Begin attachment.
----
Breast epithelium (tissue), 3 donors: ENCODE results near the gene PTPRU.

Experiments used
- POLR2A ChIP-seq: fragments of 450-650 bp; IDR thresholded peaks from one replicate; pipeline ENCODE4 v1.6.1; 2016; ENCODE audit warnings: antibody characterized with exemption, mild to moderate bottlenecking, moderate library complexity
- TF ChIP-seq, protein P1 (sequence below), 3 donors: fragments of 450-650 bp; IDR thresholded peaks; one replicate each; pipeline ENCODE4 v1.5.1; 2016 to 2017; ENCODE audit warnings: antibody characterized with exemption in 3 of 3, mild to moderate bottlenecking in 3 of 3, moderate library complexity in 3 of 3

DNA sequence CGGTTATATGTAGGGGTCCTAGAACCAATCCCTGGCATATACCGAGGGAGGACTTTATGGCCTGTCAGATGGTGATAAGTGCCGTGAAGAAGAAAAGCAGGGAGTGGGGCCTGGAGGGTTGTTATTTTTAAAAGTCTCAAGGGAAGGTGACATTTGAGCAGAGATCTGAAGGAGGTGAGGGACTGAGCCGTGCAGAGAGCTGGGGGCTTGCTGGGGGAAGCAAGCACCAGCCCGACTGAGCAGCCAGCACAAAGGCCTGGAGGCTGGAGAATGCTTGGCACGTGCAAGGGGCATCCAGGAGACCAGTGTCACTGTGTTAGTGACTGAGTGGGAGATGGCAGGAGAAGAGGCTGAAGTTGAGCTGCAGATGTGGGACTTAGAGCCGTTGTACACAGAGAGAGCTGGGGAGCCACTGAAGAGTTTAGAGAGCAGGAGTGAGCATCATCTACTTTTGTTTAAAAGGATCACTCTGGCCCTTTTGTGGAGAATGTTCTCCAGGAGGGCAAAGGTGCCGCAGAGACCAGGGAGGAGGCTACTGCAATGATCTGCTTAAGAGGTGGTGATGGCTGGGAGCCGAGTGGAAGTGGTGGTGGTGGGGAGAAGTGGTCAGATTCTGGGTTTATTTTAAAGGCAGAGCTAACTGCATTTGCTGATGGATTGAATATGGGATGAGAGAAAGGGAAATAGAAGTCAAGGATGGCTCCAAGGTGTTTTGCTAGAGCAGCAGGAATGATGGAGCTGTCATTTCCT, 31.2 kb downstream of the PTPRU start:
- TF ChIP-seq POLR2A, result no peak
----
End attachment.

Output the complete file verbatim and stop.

Breast epithelium (tissue), 3 donors: ENCODE results near the gene PTPRU.

Experiments used
- POLR2A ChIP-seq: fragments of 450-650 bp; IDR thresholded peaks from one replicate; pipeline ENCODE4 v1.6.1; 2016; ENCODE audit warnings: antibody characterized with exemption, mild to moderate bottlenecking, moderate library complexity
- TF ChIP-seq, protein P1 (sequence below), 3 donors: fragments of 450-650 bp; IDR thresholded peaks; one replicate each; pipeline ENCODE4 v1.5.1; 2016 to 2017; ENCODE audit warnings: antibody characterized with exemption in 3 of 3, mild to moderate bottlenecking in 3 of 3, moderate library complexity in 3 of 3

DNA sequence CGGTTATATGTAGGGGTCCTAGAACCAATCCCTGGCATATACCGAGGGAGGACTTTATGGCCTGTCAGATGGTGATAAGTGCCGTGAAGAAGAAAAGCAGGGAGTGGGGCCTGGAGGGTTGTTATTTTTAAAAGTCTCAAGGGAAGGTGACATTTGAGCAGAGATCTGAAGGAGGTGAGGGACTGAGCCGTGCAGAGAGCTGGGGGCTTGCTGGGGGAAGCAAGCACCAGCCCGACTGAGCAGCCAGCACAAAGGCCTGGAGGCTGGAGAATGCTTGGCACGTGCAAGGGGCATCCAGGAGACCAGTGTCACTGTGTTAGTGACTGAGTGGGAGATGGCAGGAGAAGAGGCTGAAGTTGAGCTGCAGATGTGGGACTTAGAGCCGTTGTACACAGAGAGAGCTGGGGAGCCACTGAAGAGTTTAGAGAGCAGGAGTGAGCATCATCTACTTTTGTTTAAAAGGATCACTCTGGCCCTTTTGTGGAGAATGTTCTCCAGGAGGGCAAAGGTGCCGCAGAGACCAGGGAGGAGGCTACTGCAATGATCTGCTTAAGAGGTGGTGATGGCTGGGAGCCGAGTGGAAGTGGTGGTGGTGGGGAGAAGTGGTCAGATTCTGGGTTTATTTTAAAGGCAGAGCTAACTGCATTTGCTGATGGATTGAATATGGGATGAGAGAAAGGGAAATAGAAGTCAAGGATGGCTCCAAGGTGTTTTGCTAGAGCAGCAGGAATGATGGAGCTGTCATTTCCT, 31.2 kb downstream of the PTPRU start:
- TF ChIP-seq POLR2A, result no peak